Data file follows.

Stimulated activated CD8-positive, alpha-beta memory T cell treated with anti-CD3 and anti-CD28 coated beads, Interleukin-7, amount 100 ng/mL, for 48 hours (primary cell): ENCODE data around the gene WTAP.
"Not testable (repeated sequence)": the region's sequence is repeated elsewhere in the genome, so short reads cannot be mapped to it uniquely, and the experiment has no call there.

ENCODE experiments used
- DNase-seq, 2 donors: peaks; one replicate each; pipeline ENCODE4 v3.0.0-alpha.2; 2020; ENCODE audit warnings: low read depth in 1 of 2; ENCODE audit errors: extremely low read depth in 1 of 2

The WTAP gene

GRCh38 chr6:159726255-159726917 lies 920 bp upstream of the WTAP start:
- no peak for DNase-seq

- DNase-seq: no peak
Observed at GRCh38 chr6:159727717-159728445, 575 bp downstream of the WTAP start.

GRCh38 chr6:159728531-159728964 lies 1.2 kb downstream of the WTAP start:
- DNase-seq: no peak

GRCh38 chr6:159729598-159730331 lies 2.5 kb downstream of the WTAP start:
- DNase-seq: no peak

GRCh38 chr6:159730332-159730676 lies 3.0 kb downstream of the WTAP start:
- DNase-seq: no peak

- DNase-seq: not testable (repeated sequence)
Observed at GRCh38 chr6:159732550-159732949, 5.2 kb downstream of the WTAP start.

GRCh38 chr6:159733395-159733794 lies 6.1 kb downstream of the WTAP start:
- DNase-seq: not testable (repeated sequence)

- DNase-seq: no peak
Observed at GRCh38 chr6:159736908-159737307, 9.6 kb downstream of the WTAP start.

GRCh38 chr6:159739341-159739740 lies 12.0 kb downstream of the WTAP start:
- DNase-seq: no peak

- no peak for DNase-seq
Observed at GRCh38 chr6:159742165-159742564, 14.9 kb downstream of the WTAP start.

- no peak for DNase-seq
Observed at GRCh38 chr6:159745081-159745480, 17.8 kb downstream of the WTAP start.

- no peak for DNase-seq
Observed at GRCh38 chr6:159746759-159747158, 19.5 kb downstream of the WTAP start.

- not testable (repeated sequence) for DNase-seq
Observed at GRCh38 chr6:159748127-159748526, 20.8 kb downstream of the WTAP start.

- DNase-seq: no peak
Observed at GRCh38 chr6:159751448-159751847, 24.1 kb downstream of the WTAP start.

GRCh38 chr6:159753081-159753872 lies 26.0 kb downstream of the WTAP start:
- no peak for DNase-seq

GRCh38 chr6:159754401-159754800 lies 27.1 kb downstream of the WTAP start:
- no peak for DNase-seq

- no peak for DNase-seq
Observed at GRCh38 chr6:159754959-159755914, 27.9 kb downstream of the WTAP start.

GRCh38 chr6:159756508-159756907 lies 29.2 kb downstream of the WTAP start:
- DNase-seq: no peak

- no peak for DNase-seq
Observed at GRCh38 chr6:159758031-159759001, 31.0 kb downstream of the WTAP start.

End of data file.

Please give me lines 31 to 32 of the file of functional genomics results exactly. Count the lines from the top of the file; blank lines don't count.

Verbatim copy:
Observed at GRCh38 chr6:159748127-159748526, 20.8 kb downstream of the WTAP start.

- DNase-seq: no peak